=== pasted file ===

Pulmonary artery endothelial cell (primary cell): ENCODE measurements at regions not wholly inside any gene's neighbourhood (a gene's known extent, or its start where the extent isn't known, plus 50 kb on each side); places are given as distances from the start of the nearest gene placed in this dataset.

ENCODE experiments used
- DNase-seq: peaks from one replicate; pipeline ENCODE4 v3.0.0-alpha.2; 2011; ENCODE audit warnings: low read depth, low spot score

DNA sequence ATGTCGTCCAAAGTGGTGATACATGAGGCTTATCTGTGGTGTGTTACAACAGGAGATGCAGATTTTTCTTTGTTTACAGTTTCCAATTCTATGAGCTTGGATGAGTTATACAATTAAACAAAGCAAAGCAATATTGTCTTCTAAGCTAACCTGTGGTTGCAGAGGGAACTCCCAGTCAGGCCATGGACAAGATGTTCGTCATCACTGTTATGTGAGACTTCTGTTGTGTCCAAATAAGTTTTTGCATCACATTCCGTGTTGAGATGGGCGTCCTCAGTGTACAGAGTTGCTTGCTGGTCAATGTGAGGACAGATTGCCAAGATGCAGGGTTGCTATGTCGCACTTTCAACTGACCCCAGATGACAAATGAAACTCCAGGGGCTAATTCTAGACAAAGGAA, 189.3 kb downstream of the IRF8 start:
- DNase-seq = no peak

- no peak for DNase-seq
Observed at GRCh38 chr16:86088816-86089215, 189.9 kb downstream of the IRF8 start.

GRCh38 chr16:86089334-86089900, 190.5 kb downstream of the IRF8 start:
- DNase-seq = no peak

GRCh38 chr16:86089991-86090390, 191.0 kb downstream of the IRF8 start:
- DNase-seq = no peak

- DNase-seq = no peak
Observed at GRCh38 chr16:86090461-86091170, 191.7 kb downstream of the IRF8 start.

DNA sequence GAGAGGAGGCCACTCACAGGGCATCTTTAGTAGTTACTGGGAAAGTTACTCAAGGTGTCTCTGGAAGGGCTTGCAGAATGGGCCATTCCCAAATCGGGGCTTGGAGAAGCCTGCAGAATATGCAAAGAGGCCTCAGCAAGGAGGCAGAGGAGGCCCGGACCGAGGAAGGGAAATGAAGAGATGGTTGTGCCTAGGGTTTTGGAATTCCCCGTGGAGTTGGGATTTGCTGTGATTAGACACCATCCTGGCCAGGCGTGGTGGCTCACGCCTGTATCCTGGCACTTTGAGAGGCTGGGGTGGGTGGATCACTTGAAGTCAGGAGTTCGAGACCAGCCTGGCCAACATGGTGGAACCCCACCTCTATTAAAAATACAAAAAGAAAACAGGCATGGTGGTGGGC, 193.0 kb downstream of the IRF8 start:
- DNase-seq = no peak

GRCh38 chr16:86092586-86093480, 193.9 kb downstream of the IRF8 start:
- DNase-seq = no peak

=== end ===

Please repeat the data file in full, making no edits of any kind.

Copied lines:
Pulmonary artery endothelial cell (primary cell): ENCODE measurements at regions not wholly inside any gene's neighbourhood (a gene's known extent, or its start where the extent isn't known, plus 50 kb on each side); places are given as distances from the start of the nearest gene placed in this dataset.

ENCODE experiments used
- DNase-seq: peaks from one replicate; pipeline ENCODE4 v3.0.0-alpha.2; 2011; ENCODE audit warnings: low read depth, low spot score

DNA sequence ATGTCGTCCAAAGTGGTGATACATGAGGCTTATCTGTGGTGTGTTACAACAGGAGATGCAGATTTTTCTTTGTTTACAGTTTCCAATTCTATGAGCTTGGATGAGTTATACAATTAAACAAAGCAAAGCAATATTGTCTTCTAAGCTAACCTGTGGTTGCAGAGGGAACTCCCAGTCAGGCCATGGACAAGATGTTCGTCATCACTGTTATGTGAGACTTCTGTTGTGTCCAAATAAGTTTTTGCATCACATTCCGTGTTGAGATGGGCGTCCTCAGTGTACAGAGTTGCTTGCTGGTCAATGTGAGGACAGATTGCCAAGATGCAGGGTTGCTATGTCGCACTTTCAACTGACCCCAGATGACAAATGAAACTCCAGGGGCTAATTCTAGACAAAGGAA, 189.3 kb downstream of the IRF8 start:
- DNase-seq = no peak

- no peak for DNase-seq
Observed at GRCh38 chr16:86088816-86089215, 189.9 kb downstream of the IRF8 start.

GRCh38 chr16:86089334-86089900, 190.5 kb downstream of the IRF8 start:
- DNase-seq = no peak

GRCh38 chr16:86089991-86090390, 191.0 kb downstream of the IRF8 start:
- DNase-seq = no peak

- DNase-seq = no peak
Observed at GRCh38 chr16:86090461-86091170, 191.7 kb downstream of the IRF8 start.

DNA sequence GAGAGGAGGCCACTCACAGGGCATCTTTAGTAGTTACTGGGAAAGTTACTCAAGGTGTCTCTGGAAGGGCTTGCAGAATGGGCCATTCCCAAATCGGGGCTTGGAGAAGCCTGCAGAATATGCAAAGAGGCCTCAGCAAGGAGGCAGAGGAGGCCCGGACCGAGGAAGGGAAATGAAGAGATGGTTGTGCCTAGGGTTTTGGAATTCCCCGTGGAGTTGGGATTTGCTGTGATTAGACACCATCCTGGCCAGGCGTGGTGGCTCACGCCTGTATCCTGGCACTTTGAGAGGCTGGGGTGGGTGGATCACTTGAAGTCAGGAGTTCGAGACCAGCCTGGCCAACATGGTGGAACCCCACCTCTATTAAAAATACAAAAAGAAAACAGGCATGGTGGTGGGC, 193.0 kb downstream of the IRF8 start:
- DNase-seq = no peak

GRCh38 chr16:86092586-86093480, 193.9 kb downstream of the IRF8 start:
- DNase-seq = no peak